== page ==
Lawson Lies Still in the Thames: The Extraordinary Life of Vice-Admiral Sir John Lawson by Gill Blanchard
|Lawson Lies Still in the Thames: The Extraordinary Life of Vice-Admiral Sir John Lawson by Gill Blanchard|
|Reviewer: John Van der Kiste|
|Summary: Vice-Admiral Sir John Lawson was one of the most notable figures to change allegiance after the Civil War and the death of Oliver Cromwell, and play a leading role in the restoration of King Charles II. The author has produced a well-balanced account of the public and private life of someone who until now has attracted little attention from historians.|
|Buy? Yes||Borrow? Yes|
|Pages: 304||Date: May 2017|
Twice within three centuries, England was convulsed by internal armed struggle. During the Lancastrian-Yorkist hostilities, several powerful figures changed sides at least once. Two hundred years later, when the roundheads and cavaliers were at odds, it was not uncommon for some of their protagonists to do likewise. This book tells the life of one of the major Stuart era changelings, one who as the author says played a pivotal role in the death throes of the republican cause for which he fought hard over seventeen years.
Initially a staunch republican, Sir John Lawson was in command of ships in the parliament's service during and after the English Civil War. For much of the interregnum, he was a devoted servant of Oliver Cromwell, the Lord Protector, especially in the war against the Dutch. The incident which apparently made him reconsider his allegiance was when some of Cromwell's supporters urged him to proclaim himself King, the catalyst for three hundred malcontents, known to posterity as the Fifth Monarchy, to try and depose him. Lawson was among those arrested for conspiracy, but soon released and appointed Commander-in-Chief of the fleet two years later. Arguably the height of his career came in January 1660 when there was rioting in the London streets, and with Parliament under the control of the army, he took a fleet of warships into the Thames and in defence of Parliament blockaded the city. It was this action which prompted the noted diarist Samuel Pepys to record that 'Lawson lies still in the river', hence the title of this biography.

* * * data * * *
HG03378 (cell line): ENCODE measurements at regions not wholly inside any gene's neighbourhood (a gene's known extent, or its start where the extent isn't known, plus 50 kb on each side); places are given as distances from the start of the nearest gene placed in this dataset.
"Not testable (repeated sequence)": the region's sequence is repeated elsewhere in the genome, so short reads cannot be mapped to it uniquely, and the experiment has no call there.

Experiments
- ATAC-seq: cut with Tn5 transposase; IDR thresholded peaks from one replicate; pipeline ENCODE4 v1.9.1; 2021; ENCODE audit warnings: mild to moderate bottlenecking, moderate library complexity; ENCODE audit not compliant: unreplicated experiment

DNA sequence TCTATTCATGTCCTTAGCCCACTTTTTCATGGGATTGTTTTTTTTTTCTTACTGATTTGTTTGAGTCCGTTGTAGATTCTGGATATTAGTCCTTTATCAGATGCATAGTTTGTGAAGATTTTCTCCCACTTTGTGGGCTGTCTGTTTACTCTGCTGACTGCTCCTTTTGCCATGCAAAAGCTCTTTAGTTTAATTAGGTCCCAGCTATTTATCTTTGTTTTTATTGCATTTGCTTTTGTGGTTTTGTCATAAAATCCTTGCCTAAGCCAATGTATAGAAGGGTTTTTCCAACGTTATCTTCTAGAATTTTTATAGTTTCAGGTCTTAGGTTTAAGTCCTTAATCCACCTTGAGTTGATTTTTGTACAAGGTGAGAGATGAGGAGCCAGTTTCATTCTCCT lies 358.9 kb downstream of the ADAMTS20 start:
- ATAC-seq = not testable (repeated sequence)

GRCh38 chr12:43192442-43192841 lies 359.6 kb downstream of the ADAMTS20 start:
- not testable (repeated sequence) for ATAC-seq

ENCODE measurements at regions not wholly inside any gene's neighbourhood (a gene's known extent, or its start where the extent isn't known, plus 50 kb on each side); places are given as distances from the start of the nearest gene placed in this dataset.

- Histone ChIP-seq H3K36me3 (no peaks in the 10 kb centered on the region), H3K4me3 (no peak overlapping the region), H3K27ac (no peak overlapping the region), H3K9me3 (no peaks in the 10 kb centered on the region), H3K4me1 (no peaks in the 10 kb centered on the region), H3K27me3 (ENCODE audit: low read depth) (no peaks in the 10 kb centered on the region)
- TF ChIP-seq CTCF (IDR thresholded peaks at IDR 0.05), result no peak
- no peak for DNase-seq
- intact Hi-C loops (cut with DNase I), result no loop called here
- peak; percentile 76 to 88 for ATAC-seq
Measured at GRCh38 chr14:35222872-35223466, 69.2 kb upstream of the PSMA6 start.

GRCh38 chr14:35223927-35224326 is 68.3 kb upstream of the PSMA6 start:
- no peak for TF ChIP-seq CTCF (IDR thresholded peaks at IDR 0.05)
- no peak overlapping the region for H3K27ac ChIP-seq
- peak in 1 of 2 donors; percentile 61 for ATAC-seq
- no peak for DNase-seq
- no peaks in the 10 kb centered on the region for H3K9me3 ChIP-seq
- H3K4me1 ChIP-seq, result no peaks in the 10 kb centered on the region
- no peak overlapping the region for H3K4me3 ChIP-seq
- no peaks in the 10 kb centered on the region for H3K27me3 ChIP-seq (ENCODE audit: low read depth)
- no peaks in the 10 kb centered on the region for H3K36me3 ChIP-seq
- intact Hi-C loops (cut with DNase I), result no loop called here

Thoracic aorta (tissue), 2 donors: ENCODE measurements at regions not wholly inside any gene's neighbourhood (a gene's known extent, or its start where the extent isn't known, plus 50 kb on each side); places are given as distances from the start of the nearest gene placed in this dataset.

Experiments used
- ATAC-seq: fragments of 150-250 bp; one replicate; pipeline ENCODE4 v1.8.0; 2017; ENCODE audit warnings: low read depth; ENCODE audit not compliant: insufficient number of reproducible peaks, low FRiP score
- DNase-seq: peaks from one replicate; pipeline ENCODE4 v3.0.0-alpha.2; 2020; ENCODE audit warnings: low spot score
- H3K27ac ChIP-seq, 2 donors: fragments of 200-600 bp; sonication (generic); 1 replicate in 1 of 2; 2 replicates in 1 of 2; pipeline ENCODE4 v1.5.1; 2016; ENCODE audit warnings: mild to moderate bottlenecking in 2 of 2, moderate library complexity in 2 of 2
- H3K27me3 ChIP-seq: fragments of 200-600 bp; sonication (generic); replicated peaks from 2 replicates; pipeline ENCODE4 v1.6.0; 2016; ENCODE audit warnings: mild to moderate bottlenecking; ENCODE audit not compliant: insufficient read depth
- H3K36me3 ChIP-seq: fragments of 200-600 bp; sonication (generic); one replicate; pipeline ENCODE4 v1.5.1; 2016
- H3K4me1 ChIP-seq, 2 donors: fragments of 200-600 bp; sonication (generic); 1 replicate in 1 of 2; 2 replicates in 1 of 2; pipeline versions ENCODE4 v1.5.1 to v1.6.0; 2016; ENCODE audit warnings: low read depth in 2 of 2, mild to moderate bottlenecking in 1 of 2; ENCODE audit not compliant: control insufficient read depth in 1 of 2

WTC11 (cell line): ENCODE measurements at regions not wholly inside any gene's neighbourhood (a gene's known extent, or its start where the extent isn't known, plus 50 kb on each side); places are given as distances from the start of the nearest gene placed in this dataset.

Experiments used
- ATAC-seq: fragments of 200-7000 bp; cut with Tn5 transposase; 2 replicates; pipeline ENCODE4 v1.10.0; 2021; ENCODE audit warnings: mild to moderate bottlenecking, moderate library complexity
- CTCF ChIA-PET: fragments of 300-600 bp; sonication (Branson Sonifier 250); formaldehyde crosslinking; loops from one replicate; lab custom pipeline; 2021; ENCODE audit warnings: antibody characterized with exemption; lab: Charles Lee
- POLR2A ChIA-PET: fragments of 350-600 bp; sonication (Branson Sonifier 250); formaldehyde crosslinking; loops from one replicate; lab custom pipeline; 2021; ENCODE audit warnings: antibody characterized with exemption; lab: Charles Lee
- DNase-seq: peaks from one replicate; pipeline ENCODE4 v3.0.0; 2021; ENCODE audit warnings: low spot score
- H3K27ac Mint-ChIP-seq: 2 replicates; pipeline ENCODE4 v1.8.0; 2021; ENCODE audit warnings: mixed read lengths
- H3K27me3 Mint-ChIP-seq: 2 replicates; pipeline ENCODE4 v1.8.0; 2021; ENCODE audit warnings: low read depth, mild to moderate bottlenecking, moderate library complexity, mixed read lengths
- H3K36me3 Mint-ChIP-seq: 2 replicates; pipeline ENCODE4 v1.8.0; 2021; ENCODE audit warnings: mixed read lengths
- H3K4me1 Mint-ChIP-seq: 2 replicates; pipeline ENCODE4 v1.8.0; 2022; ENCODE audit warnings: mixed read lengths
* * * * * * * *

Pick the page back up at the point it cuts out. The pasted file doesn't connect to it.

While there is evidence that he was still a republican at heart, he was one of those who followed the lead of General George Monck in 1660 and declared that he supported the restoration of the monarchy under the King-in-exile, who was shortly to return as Charles II. His career flourished accordingly; he was knighted later that year, subsequently served in the Mediterranean and in North Africa. A successful career was cut short when he was commissioned as Vice-Admiral during the Second Anglo-Dutch War in 1665, hit in the kneecap by a musket ball at the battle of Lowestoft, and died of gangrene three weeks later.
Very few characters from this era have been come down through posterity as household names. The author has done well to add to our knowledge of one of the more interesting characters. It would have been too easy for her to make this a primarily naval biography with much technical detail which would not enthral the average historical reader, but she has resisted the temptation. Altogether she has placed him perfectly against a constantly shifting background, that of the Civil War, the Protectorate, the restoration, and the Anglo-Dutch War that followed. She has also pieced together some details of his personal life, not least the knowledge that he and his wife Isabelle had six daughters, three of whom sadly died within a short time of each other in an epidemic of probable typhus soon after the Restoration.
You will close this book knowing rather more about an obscure but diligent servant of the time, and a good deal more about England in the seventeenth century as well.
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You can read more book reviews or buy Lawson Lies Still in the Thames: The Extraordinary Life of Vice-Admiral Sir John Lawson by Gill Blanchard at Amazon.com.
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